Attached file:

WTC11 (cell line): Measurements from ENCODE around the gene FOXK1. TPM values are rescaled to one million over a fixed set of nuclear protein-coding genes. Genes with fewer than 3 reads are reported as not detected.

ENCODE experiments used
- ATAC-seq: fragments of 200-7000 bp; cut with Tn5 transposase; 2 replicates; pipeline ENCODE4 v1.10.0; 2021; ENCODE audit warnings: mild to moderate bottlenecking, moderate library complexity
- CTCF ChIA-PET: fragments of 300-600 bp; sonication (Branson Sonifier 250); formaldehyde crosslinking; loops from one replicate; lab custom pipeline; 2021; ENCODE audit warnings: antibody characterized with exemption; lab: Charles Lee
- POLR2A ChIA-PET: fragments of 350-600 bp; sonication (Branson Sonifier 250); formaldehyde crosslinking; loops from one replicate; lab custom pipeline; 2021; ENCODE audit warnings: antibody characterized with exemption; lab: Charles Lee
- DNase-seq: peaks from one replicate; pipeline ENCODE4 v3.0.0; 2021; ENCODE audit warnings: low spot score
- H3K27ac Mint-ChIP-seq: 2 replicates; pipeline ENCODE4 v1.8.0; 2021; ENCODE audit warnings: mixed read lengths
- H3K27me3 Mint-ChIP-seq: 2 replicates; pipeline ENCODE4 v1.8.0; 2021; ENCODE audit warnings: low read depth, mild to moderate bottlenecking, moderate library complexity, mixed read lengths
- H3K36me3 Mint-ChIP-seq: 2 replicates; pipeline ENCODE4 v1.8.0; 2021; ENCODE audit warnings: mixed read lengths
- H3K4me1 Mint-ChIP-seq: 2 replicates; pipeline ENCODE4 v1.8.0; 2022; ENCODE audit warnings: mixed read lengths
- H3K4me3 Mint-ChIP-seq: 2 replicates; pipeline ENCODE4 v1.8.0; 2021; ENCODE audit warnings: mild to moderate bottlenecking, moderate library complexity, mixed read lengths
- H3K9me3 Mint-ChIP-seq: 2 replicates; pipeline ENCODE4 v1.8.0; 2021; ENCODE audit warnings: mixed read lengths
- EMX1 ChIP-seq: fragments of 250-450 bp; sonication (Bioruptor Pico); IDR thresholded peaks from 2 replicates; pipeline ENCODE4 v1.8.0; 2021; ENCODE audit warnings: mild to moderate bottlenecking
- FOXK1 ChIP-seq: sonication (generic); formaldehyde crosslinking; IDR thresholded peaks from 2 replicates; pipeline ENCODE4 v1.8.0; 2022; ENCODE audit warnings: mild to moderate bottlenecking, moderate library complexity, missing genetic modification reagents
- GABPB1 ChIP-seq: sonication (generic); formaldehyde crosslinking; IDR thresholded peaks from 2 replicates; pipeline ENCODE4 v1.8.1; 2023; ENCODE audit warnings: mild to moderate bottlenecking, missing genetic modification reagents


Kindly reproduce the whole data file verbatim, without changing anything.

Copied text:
WTC11 (cell line): Measurements from ENCODE around the gene FOXK1. TPM values are rescaled to one million over a fixed set of nuclear protein-coding genes. Genes with fewer than 3 reads are reported as not detected.

ENCODE experiments used
- ATAC-seq: fragments of 200-7000 bp; cut with Tn5 transposase; 2 replicates; pipeline ENCODE4 v1.10.0; 2021; ENCODE audit warnings: mild to moderate bottlenecking, moderate library complexity
- CTCF ChIA-PET: fragments of 300-600 bp; sonication (Branson Sonifier 250); formaldehyde crosslinking; loops from one replicate; lab custom pipeline; 2021; ENCODE audit warnings: antibody characterized with exemption; lab: Charles Lee
- POLR2A ChIA-PET: fragments of 350-600 bp; sonication (Branson Sonifier 250); formaldehyde crosslinking; loops from one replicate; lab custom pipeline; 2021; ENCODE audit warnings: antibody characterized with exemption; lab: Charles Lee
- DNase-seq: peaks from one replicate; pipeline ENCODE4 v3.0.0; 2021; ENCODE audit warnings: low spot score
- H3K27ac Mint-ChIP-seq: 2 replicates; pipeline ENCODE4 v1.8.0; 2021; ENCODE audit warnings: mixed read lengths
- H3K27me3 Mint-ChIP-seq: 2 replicates; pipeline ENCODE4 v1.8.0; 2021; ENCODE audit warnings: low read depth, mild to moderate bottlenecking, moderate library complexity, mixed read lengths
- H3K36me3 Mint-ChIP-seq: 2 replicates; pipeline ENCODE4 v1.8.0; 2021; ENCODE audit warnings: mixed read lengths
- H3K4me1 Mint-ChIP-seq: 2 replicates; pipeline ENCODE4 v1.8.0; 2022; ENCODE audit warnings: mixed read lengths
- H3K4me3 Mint-ChIP-seq: 2 replicates; pipeline ENCODE4 v1.8.0; 2021; ENCODE audit warnings: mild to moderate bottlenecking, moderate library complexity, mixed read lengths
- H3K9me3 Mint-ChIP-seq: 2 replicates; pipeline ENCODE4 v1.8.0; 2021; ENCODE audit warnings: mixed read lengths
- EMX1 ChIP-seq: fragments of 250-450 bp; sonication (Bioruptor Pico); IDR thresholded peaks from 2 replicates; pipeline ENCODE4 v1.8.0; 2021; ENCODE audit warnings: mild to moderate bottlenecking
- FOXK1 ChIP-seq: sonication (generic); formaldehyde crosslinking; IDR thresholded peaks from 2 replicates; pipeline ENCODE4 v1.8.0; 2022; ENCODE audit warnings: mild to moderate bottlenecking, moderate library complexity, missing genetic modification reagents
- GABPB1 ChIP-seq: sonication (generic); formaldehyde crosslinking; IDR thresholded peaks from 2 replicates; pipeline ENCODE4 v1.8.1; 2023; ENCODE audit warnings: mild to moderate bottlenecking, missing genetic modification reagents